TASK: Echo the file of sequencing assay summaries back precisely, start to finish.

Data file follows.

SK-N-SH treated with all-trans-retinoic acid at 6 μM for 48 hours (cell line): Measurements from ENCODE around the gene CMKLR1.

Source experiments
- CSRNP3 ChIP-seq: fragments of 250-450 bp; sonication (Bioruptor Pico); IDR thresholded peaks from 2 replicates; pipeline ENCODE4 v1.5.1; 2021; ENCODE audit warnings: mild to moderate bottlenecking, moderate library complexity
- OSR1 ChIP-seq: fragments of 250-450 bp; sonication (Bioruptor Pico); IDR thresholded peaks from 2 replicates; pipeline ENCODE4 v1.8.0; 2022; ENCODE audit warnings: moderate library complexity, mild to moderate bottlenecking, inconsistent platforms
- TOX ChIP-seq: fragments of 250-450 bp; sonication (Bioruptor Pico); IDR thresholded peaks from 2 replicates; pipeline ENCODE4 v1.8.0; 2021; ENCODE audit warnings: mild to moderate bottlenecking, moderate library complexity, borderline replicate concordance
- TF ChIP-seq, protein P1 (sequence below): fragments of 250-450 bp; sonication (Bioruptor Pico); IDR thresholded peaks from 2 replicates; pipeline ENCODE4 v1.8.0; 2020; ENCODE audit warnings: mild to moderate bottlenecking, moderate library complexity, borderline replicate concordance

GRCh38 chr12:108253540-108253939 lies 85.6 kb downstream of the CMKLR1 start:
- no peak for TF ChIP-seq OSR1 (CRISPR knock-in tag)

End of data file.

SK-N-SH treated with all-trans-retinoic acid at 6 μM for 48 hours (cell line): Measurements from ENCODE around the gene CMKLR1.

Source experiments
- CSRNP3 ChIP-seq: fragments of 250-450 bp; sonication (Bioruptor Pico); IDR thresholded peaks from 2 replicates; pipeline ENCODE4 v1.5.1; 2021; ENCODE audit warnings: mild to moderate bottlenecking, moderate library complexity
- OSR1 ChIP-seq: fragments of 250-450 bp; sonication (Bioruptor Pico); IDR thresholded peaks from 2 replicates; pipeline ENCODE4 v1.8.0; 2022; ENCODE audit warnings: moderate library complexity, mild to moderate bottlenecking, inconsistent platforms
- TOX ChIP-seq: fragments of 250-450 bp; sonication (Bioruptor Pico); IDR thresholded peaks from 2 replicates; pipeline ENCODE4 v1.8.0; 2021; ENCODE audit warnings: mild to moderate bottlenecking, moderate library complexity, borderline replicate concordance
- TF ChIP-seq, protein P1 (sequence below): fragments of 250-450 bp; sonication (Bioruptor Pico); IDR thresholded peaks from 2 replicates; pipeline ENCODE4 v1.8.0; 2020; ENCODE audit warnings: mild to moderate bottlenecking, moderate library complexity, borderline replicate concordance

GRCh38 chr12:108253540-108253939 lies 85.6 kb downstream of the CMKLR1 start:
- no peak for TF ChIP-seq OSR1 (CRISPR knock-in tag)